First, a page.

The blubber is flowing in California. So says that State’s venerable University, Los Angeles division. It’s an epidemic! Both excessive fatness “increased significantly in just six years”.
This isn’t the worse of it. Researchers were horrified to learn that those fattest in stomach are those thinnest in wallets. The poor suffer more than the rich. “Adults living below the poverty line had a significantly higher prevalence of obesity (27.7 percent) than higher-income adults (19.6 percent).”
The Center for Health Policy Research at UCLA emphasizes that, “Low-income teenagers are almost three times more likely to be obese than teens from more affluent households.”
“Our neighborhoods are literally making us fat,” said Susan H. Babey…”We need better strategies and more thoughtful urban planning if we are going to make our towns and cities livable, not just places where we live.”
The Public Policy Institute of California agrees with UCLA: people are fat—fatter now than ever before.
There is some good news, however. We don’t have to live fat because—new research suggests—“obesity itself is arguably reversible. (p. v)”
Women and minorities and the poor are hardest hit. “Blacks and Hispanics in California tend to have higher poverty rates and lower levels of educational attainment than whites. (p. viii)” Presumably, better educated white men know when to say when—in terms of super-sizing, that is.
All agree: certain neighborhoods house more fat people than others. Dr Robert Koss of UCLA says, “The disparity in teen obesity prevalence among low-income and more affluent communities should serve as a wake-up call to policymakers.”
UCLA researchers “urge city planners to consider zoning ordinances to regulate the number of fast-food restaurants…” The Public Policy Institute produces pages and pages of regression analyses which prove the “idea that aspects of the neighborhood environment help explain obesity risk.”
One more bit of evidence, this from the California Endowment, Public Policy and Advocacy group. They turned their research-atorial gaze upon the Golden State and discovered what others had missed. Some kids were not fat but—and here I want you to follow me closely—that a significant proportion of “children ages 9-11 years old, are at risk of” becoming fat! The emphasis is mine.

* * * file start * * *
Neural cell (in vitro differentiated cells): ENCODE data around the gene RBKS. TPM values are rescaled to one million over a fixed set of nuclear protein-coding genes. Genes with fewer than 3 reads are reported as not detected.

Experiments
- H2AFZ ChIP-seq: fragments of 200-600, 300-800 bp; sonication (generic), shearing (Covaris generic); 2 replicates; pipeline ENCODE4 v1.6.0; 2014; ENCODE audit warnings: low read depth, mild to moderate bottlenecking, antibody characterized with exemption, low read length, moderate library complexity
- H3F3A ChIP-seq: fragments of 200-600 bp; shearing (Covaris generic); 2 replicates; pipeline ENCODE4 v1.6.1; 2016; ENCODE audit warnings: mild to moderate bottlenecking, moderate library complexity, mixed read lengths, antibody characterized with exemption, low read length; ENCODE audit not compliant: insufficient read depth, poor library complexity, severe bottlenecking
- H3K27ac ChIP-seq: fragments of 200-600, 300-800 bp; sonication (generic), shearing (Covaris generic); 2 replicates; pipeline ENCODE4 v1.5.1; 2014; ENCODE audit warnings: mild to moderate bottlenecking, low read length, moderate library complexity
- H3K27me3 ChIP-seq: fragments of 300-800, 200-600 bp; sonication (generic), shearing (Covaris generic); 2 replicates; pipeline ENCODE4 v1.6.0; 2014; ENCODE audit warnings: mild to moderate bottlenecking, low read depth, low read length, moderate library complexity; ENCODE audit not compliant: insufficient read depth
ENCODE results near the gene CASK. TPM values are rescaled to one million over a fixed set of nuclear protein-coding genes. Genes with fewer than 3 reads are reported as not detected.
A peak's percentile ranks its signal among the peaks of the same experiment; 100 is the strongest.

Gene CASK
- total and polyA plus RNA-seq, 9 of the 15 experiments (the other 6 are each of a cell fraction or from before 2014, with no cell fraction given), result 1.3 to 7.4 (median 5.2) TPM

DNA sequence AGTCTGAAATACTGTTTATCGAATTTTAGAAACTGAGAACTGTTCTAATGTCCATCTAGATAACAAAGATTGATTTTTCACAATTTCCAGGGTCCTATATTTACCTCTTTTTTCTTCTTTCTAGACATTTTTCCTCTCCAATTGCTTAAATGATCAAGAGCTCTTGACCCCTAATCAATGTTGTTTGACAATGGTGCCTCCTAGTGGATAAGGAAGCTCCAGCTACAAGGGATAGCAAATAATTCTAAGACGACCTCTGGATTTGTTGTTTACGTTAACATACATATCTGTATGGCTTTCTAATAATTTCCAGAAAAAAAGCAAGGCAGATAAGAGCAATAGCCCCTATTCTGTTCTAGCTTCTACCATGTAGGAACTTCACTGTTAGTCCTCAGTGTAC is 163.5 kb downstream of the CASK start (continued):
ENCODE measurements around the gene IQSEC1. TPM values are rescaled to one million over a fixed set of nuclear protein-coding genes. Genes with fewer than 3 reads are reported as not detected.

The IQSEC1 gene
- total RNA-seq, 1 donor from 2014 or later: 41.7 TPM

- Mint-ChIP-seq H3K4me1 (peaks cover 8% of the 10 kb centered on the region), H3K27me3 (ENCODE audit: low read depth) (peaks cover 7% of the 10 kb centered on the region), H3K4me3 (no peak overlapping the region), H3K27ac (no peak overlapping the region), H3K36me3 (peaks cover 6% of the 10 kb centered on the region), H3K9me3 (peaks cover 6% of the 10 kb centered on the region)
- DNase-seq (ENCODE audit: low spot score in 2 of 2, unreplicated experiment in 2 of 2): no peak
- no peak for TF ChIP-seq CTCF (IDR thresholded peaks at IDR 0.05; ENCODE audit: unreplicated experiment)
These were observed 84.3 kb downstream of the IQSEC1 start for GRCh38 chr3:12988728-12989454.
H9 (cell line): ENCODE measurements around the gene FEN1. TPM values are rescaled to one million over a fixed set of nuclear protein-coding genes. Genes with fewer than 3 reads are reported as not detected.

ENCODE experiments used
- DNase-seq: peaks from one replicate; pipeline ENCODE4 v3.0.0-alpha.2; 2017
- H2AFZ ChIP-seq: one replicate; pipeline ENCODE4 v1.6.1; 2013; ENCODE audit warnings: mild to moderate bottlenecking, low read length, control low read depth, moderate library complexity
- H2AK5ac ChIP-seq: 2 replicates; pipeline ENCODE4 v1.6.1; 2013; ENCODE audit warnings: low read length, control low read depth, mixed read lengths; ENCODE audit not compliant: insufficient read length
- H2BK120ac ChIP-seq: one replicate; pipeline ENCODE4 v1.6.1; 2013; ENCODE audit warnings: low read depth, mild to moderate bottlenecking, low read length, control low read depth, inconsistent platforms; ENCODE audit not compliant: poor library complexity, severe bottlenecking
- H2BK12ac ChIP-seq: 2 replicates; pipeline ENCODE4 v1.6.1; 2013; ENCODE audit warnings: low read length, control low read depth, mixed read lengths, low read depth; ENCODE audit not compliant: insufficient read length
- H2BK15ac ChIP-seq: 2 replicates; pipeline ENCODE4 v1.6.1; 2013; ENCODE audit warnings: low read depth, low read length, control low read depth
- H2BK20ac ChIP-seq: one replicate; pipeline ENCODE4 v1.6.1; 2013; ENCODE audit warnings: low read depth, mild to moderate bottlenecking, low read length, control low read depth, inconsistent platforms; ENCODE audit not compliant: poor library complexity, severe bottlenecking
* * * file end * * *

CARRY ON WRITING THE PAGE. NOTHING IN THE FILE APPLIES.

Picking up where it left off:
Let’s summarize the story thus far. Californians are fatter than certain government bureaucrats would like them to be. Minorities, the poor, children as ever, and those that live in named neighborhoods are either fatter than their white, rich, adult, mansion-living counterparts; or they are not yet fatter but are at “greater risk.” Got it?
Enter the feds. Specifically, the U.S. Department of Agriculture, which heard the call of California and rushed to the State. The USDA ascertained quickly that the problem was food and people. Something not quite right about the combination: through some mysterious mechanism, the mixture produced obesity.
The USDA returned to Washington, puzzled over the problem, and, in time, produced research which concluded that there were too many Californians who lived in “food deserts.”
What is a “food desert”? The definition offered by reporter Joanna Lin is a place “where there is no nearby supermarket or large grocery store.”
Judith Bell, “president of PolicyLink, an economic and social equity research and advocacy group,” is hip to the USDA’s conclusion. “We know there are some places that are food deserts â€“ that if you were actually walking through the blocks or walking through the community, you’d recognize it as a food desert.” What other proof is needed?
And just where are these food deserts? In certain neighborhoods. Which neighborhoods? You guessed it, the very same neighborhoods which are packed with pudgy poor people.
How about that? The poor, who by definition have less money to spend on food, are eating more food than the rich, even though the poor can’t find the food with the same ease as the rich, who live in food oases. The explanation for this awaits better minds than mine.
But don’t go just yet, because on top of this, research also reveals that despite California’s “remarkable agricultural abundance and our nation’s unprecedented prosperity, over 5 million Californians are hungry or live in fear of hunger.” So says the California Food Policy Advocates, and so, inter alia, echoes the California Hunger Action Coalition.
The CFPA doesn’t say who these unfortunate emaciates are, but simple logic forces us to conclude that they are rich white people, folks who are within arms’ reach of bountiful harvests. Money is a curse which produces starvation!
Thanks to long-time reader Bruce Foutch for supplying the inspiration for today’s story. Don’t forget to call mom, everybody. A belated birthday to David Hume, an obese philosopher who turned 300 yesterday. And congratulations to Tiger Justin Verlander, who threw his second no-hitter yesterday. There have only been 271 official no-hitters before this.